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Dancing to "Almendra" - Mayra Montero; Translated by Edith GrossmanSee larger image
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Dancing to "Almendra"



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About The Author

Mayra MonteroMayra Montero

Mayra Montero is the author of a collection of short stories and of eight novels, including The Messenger, The Last Night I Spent with You, and Captain of the Sleepers.  She was born in Cuba and lives in Puerto Rico, where she writes a weekly column in El Nuevo Dia... More

photo: Ingrid Torres

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About this Guide

The following author biography and list of questions about Dancing to "Almendra" are intended as resources to aid individual readers and book groups who would like to learn more about the author and this book. We hope that this guide will provide you a starting place for discussion, and suggest a variety of perspectives from which you might approach Dancing to "Almendra".



Praise for Dancing to "Almendra"

One of The New York Times 100 Notable Books of 2007

"I devoured it with absolute delight, and I’m looking forward to reading it again, and to reading anything Montero might come up with next."—The New York Times Book Review

"Montero exploits true crime, romance, family drama, cabaret, and even danzón. . . . Her new novel is a hell of a song."—San Francisco Chronicle

"[Montero] has crafted a story of pre-revolutionary Havana that crackles with violence, mystery, and a truly eccentric view of love. Imagine Raymond Carver crossed with Oscar Hijuelos’s The Mambo Kings Play Songs of Love."—O, The Oprah Magazine

"An extremely stylish novel . . . Montero is an energetic writer and Grossman’s translation renders her prose into a wry, bawdy, delicious rhythm. . . . Here is a story of [Montero’s] native country, marching toward the future one murder, one one-night stand, one dead hippo at a time. It’s even more fun than it sounds."—The Star-Ledger (Newark)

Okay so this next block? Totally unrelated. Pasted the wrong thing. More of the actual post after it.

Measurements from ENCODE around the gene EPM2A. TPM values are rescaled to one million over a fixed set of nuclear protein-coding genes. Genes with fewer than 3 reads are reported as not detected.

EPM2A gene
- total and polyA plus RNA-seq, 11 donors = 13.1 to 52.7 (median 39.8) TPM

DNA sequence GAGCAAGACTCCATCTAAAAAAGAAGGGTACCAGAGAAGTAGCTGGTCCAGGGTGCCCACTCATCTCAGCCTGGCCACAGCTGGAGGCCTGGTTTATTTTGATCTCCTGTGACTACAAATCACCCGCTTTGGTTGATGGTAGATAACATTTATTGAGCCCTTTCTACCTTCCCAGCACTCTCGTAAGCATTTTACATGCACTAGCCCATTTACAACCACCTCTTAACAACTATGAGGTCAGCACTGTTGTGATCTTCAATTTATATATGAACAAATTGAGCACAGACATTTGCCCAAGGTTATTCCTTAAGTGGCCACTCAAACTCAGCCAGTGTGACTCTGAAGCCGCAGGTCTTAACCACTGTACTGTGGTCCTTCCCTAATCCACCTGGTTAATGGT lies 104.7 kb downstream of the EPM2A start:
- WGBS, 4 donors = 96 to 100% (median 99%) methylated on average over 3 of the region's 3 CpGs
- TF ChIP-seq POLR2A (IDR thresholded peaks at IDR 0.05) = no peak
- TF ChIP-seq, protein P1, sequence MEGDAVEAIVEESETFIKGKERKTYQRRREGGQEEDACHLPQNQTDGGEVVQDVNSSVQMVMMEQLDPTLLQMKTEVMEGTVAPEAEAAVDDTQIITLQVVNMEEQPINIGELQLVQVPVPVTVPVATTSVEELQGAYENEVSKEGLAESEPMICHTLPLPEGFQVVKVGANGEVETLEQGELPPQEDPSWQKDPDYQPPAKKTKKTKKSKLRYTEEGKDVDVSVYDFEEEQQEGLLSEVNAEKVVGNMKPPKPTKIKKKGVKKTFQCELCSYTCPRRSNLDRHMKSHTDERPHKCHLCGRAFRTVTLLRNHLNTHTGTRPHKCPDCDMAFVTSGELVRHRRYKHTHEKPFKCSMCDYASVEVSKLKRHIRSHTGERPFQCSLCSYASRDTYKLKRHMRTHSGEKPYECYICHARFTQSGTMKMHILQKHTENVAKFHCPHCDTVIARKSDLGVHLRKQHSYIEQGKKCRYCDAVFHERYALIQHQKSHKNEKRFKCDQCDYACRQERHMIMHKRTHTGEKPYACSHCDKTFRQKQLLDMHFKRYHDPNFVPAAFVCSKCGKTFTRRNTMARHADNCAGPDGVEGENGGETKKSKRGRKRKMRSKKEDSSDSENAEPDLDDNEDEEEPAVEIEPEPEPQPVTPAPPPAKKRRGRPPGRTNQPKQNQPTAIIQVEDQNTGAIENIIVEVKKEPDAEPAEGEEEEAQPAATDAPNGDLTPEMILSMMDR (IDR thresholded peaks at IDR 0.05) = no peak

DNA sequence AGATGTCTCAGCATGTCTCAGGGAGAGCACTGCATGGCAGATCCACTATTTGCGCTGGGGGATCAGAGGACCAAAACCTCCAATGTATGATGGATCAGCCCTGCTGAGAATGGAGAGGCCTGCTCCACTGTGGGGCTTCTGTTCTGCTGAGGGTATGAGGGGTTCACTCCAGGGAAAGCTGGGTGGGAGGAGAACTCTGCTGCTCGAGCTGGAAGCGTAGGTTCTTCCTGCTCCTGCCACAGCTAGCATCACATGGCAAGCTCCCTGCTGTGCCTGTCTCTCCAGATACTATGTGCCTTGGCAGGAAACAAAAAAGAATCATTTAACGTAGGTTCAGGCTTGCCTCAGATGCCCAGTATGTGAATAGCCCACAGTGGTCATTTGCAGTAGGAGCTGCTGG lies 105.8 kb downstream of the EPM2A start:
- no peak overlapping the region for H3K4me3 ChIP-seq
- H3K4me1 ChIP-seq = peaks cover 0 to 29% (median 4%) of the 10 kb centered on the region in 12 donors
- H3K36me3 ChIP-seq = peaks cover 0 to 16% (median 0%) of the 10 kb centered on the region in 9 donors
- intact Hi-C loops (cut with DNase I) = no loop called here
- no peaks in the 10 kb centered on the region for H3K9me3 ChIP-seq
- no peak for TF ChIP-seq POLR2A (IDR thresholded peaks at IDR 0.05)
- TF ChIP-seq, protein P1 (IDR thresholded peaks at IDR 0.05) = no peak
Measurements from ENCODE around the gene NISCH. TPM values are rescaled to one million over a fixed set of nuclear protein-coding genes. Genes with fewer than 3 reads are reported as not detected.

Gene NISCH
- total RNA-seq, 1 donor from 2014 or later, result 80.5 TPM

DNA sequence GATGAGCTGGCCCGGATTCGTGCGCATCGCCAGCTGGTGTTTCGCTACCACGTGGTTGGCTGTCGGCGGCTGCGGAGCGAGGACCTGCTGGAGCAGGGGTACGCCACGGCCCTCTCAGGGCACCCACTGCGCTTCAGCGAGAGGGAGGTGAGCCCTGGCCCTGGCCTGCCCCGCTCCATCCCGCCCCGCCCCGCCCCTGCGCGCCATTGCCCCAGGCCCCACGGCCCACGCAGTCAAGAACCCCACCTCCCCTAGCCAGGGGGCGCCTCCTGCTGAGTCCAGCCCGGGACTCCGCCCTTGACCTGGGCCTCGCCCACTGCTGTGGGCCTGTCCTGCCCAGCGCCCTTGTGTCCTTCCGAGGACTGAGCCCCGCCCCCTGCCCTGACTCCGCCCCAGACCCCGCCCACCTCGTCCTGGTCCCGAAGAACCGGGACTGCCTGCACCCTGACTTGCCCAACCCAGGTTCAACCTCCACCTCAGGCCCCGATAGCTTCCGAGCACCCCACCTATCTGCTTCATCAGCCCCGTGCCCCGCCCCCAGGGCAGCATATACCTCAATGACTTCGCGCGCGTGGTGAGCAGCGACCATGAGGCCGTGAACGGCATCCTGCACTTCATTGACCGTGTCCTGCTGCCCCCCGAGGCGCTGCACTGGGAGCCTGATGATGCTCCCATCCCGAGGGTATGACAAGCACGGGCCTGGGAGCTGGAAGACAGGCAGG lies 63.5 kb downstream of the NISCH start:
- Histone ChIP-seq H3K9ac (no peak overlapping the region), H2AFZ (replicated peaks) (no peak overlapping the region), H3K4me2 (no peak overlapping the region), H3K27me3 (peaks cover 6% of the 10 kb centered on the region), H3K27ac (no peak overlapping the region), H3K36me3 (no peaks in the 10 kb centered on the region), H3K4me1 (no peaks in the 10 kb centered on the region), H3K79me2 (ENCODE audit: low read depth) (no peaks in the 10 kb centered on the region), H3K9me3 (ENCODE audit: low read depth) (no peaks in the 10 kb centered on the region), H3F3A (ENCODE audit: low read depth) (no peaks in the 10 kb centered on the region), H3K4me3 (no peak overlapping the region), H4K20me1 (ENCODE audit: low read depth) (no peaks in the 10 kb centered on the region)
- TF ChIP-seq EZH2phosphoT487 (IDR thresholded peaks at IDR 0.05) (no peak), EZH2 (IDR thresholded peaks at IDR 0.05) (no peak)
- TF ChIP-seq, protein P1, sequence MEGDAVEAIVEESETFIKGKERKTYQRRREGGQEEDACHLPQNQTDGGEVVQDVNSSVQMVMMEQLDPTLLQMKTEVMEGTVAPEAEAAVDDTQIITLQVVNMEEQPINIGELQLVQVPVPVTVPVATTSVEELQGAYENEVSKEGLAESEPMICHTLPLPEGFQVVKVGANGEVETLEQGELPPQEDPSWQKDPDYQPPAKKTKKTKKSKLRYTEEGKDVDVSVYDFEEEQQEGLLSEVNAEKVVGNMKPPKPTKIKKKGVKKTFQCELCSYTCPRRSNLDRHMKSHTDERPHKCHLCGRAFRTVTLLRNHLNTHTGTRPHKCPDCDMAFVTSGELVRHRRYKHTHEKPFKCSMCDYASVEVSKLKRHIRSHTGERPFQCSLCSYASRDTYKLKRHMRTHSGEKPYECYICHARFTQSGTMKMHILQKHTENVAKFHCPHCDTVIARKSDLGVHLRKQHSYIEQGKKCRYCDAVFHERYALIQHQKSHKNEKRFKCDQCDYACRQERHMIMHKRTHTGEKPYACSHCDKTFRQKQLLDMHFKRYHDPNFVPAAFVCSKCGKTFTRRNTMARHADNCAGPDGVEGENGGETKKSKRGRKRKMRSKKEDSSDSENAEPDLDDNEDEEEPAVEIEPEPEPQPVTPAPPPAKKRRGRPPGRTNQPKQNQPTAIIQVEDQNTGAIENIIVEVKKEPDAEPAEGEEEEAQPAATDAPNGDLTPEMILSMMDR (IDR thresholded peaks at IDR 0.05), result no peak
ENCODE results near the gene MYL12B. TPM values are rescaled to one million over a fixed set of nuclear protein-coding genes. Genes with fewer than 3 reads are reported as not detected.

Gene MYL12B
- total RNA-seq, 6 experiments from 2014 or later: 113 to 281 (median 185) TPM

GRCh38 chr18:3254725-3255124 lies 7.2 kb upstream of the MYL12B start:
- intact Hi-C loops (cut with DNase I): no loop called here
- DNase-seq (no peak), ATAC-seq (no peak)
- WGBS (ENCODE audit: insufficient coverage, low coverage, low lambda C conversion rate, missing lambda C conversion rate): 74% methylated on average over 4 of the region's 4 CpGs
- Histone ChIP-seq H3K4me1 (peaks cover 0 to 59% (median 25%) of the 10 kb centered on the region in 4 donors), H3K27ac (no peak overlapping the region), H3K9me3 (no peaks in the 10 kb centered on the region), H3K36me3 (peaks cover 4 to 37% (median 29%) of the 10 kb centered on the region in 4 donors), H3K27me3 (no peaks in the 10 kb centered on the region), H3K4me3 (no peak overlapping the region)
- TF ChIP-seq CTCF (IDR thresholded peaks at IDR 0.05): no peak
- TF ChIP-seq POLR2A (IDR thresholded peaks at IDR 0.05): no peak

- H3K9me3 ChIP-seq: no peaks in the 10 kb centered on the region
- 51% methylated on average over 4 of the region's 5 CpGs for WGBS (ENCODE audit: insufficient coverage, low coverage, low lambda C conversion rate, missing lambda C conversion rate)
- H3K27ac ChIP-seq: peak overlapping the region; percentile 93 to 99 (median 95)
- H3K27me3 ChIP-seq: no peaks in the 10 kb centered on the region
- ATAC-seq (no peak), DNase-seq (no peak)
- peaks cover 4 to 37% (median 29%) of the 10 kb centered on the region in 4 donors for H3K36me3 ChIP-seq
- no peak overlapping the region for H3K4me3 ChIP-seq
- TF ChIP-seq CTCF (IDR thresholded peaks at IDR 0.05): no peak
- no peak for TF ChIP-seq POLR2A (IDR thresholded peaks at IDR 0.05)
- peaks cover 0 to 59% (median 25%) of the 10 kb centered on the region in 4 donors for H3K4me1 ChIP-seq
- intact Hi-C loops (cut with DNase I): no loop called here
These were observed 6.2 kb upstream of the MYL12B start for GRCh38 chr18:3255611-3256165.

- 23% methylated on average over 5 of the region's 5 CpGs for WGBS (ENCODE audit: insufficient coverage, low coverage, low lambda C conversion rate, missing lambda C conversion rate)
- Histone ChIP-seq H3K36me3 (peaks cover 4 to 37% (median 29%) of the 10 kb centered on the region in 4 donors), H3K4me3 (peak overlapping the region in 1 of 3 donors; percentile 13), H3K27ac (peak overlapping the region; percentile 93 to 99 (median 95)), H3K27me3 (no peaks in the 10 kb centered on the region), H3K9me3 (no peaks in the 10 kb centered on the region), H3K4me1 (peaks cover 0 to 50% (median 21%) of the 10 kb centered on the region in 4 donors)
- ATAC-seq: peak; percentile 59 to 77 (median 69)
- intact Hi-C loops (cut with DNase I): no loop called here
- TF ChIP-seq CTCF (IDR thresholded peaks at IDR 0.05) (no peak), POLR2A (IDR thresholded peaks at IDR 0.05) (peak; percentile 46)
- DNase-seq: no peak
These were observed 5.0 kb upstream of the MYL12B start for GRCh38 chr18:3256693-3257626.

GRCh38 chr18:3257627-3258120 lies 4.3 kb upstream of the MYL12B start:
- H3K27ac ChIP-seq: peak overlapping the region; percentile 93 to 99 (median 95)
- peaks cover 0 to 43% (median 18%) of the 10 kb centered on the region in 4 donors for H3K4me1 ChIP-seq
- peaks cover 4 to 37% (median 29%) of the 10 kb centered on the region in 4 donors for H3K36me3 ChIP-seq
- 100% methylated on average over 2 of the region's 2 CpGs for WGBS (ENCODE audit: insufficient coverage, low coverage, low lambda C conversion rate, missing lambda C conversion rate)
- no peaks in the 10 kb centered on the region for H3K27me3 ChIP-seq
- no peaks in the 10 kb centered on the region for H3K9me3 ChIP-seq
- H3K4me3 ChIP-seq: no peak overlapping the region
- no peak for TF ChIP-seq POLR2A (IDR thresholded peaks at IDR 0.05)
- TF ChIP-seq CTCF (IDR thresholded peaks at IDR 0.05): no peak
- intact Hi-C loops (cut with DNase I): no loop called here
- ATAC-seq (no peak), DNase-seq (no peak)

"Montero has delivered a well-written, cinematic story that fairly steps off the page. Think Chinatown set in the late 1950s, pre-Castro Cuba."—The Plain Dealer

"Masterful . . . What a story! Montero has played her usual sleight of hand."—Houston Chronicle



Discussion Questions

1. What kind of a person is Joaquin? Describe his voice. Does he seem idealistic to you, or does he strike you as cynical? Or both?

2. As the story unfolds and we see Joaquin’s character develop, how does he respond to situations as they become more serious? Does he seem childish? Might one get that impression from Yolanda’s narration? Does her estimation of him seem accurate, or do you think she might have a bias?

3. Toward the beginning of the novel, there is a flashback of Joaquin and Julian as children spying on gangsters, and Joaquin believes that they are somehow invisible to detection. Julian tells him that it is really the gangsters who are invisible. Then later, when Joaquin is at Juan Bulgado’s house, Joaquin feels a little nauseous, and then says: "...it occurred to me that I’d become invisible, everything was so unreal, it was a passing moment and, to a point, a pleasant one, I’d never felt anything like it before, and I’d never feel it again." What does he mean by this? What causes him to feel this way? Do you see any connection between this scene and the earlier one with the gangsters? Is there something about this feeling that makes Joaquin feel connected with the gangsters?

4. What is the "Almendra"? What does it symbolize to Joaquin? Does it have a larger significance? How might the dance symbolize Cuba? Why do you think the book has this title?